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Updated: October 30, 2009 22:27 IST

Twenty-five years later

Pranay Gupte
Comment (7)   ·   print   ·   T  T  
One of the rare photos of former Prime Minister late Indira Gandhi. File Photo: PTI
PTI One of the rare photos of former Prime Minister late Indira Gandhi. File Photo: PTI

Hard to believe now that it’s been 25 years since Indira Gandhi was assassinated in the garden of her New Delhi home by her own security guards. Hard to believe that an entire generation of Indians has grown up without Indira in power.

I have lived abroad during much of this time, although journalistic assignments brought me to India several times each year. I have seen for myself the transformation of a largely backward country into one that can be termed an authentic economic world power, with a GDP exceeding one-trillion dollars, and a middle class that is larger than that of the entire population of the United States. That isn’t to say that poverty has been eradicated, of course, but there is certainly greater prosperity since Indira’s time.

During these 25 years, India’s population has also doubled: the demography of nations changes every 30 years or so; so it could be said that perhaps a majority of Indians alive today have, at the most, dim memories of the Indira Raj. But Raj it certainly was, and it’s unlikely that in an age of globalisation where every policy and act of political leaders is subject of intense scrutiny and transparency through the Web, any ruler especially of a country as large as India can rule through diktat, as Indira Gandhi did while she was alive.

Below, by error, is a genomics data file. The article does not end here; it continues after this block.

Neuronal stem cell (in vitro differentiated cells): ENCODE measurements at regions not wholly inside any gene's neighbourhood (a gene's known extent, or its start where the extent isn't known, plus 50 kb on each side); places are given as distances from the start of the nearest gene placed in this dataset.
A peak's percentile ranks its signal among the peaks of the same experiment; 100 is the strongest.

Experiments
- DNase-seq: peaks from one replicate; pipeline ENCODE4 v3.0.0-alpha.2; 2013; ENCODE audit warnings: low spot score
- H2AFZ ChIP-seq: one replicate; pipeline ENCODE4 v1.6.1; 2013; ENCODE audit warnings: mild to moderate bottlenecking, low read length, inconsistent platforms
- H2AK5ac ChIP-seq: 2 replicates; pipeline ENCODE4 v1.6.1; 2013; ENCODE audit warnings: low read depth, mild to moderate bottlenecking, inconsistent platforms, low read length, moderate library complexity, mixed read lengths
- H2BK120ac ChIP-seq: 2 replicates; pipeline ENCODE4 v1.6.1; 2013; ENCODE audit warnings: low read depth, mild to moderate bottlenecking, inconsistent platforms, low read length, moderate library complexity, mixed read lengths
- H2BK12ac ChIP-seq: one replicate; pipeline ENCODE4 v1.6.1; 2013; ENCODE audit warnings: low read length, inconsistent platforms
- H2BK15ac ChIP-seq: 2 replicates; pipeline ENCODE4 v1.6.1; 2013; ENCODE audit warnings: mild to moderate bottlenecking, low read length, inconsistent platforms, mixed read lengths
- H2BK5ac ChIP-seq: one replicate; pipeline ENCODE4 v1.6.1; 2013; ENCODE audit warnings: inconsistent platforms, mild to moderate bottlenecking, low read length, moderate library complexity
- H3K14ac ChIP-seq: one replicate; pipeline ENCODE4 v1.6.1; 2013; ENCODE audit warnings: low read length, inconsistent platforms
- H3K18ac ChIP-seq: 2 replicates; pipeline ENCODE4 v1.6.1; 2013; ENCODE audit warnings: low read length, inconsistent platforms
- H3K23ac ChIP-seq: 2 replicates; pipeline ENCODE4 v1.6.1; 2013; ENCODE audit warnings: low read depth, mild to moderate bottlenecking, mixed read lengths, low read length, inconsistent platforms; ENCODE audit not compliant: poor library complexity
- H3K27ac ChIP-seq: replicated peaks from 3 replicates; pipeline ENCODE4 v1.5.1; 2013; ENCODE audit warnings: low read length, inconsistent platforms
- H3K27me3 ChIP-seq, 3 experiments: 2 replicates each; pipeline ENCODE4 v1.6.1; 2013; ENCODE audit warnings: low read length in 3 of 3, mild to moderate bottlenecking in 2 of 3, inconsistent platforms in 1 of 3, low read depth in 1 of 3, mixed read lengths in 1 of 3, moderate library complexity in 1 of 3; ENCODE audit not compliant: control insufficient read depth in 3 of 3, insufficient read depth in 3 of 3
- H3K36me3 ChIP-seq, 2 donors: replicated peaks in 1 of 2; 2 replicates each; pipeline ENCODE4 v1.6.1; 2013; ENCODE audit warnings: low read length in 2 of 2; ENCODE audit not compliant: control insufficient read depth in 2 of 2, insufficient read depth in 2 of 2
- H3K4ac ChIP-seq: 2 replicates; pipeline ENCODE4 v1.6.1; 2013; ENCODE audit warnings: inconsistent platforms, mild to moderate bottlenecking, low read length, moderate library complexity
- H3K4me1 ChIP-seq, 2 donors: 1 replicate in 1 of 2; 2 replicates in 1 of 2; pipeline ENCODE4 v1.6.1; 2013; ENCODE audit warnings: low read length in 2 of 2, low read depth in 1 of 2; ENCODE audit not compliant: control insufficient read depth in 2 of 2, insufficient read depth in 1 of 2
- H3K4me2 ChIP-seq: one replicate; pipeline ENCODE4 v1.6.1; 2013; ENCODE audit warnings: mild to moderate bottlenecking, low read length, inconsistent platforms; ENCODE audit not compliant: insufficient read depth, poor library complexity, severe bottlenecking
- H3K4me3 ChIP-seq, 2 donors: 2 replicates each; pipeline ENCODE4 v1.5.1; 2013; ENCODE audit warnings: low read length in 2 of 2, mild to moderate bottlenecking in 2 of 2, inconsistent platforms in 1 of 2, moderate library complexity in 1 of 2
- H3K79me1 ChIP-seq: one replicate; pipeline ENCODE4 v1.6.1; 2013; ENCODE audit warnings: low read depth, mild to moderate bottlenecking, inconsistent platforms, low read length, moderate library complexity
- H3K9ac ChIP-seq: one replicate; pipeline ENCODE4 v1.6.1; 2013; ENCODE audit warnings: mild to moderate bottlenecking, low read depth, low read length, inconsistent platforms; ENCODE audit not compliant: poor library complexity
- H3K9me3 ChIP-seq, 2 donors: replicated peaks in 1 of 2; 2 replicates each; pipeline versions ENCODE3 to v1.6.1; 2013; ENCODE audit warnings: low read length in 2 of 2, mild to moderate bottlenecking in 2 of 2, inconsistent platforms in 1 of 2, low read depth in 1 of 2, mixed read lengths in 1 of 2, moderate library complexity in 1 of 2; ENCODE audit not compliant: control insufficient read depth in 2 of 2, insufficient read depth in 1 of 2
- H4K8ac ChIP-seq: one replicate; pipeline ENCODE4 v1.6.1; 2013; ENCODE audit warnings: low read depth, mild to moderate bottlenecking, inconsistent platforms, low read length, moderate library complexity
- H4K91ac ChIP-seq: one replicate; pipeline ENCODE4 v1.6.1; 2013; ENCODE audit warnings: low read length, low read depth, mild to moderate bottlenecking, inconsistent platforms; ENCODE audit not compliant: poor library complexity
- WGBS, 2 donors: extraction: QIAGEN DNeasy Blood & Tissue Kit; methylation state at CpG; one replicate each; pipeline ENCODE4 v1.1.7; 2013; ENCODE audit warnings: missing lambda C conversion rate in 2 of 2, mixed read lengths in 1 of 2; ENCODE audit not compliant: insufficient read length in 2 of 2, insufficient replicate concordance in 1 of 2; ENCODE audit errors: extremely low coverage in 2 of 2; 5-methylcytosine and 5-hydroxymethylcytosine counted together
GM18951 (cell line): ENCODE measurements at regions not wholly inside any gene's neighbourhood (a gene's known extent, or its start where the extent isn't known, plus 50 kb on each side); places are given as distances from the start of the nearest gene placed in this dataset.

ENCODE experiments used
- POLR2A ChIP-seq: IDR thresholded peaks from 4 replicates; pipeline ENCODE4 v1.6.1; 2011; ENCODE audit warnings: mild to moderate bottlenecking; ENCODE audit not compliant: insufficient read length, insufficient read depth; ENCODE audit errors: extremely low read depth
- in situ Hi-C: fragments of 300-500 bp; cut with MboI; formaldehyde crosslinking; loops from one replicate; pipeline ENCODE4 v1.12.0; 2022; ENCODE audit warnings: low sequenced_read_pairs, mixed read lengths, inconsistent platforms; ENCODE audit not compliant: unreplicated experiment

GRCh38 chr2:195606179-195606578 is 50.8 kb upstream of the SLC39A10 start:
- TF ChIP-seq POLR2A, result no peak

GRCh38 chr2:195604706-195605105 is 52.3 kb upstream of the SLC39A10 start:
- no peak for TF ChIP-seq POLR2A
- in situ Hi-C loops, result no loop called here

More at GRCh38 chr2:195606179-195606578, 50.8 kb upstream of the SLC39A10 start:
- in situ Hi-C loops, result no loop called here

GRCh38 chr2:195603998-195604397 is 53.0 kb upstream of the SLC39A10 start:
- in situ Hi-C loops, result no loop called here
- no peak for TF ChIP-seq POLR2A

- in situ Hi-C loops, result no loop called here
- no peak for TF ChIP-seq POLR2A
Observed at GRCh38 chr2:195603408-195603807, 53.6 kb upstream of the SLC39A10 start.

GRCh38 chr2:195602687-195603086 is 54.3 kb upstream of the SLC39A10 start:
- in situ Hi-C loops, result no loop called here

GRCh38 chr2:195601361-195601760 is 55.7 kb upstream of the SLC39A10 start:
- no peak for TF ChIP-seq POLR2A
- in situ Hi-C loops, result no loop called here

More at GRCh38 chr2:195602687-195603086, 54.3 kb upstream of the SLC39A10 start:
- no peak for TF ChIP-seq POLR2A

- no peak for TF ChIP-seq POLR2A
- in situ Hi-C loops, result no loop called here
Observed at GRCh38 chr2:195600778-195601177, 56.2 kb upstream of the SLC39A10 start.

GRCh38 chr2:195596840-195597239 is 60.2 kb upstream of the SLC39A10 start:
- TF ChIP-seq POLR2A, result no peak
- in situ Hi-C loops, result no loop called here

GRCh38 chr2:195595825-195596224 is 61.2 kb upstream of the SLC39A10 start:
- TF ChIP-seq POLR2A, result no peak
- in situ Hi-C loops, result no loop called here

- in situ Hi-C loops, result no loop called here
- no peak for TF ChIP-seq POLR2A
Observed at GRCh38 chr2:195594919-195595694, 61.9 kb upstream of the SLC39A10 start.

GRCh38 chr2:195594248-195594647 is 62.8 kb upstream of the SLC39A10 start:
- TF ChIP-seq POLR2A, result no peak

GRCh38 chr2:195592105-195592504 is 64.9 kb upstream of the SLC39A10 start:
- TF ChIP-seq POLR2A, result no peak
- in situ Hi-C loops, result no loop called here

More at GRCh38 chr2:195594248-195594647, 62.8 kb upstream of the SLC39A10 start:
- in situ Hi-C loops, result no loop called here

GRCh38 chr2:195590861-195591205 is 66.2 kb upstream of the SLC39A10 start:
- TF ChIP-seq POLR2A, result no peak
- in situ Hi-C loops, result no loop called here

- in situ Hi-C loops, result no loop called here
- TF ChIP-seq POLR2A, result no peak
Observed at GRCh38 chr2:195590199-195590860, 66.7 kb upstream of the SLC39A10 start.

The 25 years since her death have largely been good years for India, economically speaking, at least, notwithstanding the ups and downs. For me personally, they have not been necessarily kind. I was divorced after a 30-year marriage, I am estranged from my only son, and I lost both my parents and a very dear uncle who raised me as much as my father and mother did. So I sometimes ask myself, where did these years go?

But in the final analysis, I am an optimist, a sunny character who believes in redemption and rehabilitation, who believes that nations, like individuals, deserve a second chance in life. I am at that age where there aren’t too many opportunities for a second chance, and I know that the years behind me are longer than the ones ahead. But India is forever, India is timeless, and India will endure.

And so, as I slip through middle age, I think of how fortunate I am to be able to say that I was born and raised in India, how very lucky I was to witness many of the great events some of them tragic, to be sure almost since India’s Independence, and how even more fortunate the Indians whose lifetimes are likely to be longer than mine will be to experience the enormous change that lies ahead.

In their own way, Indira Gandhi and her family paved the way for the India of today and tomorrow. All my reservations and criticisms and caviling apart, you cannot take that away from them. The Nehrus and the Gandhis were patriots, for them India did matter and that is what counts. They are the stuff of which history is made.

I probably won’t be around 25 years from now. But this much I can predict: Like India, the names and legacy of the Nehrus and the Gandhis will endure.

( Pranay Gupte’s new book, a completely new version of his 1992 Mother India: A Political Biography of Indira Gandhi , is being published this month by Viking/Penguin, to mark the 25th anniversary of the assassination of Prime Minister Indira Gandhi. Mr. Gupte covered the assassination while he was a foreign correspondent for The New York Times .)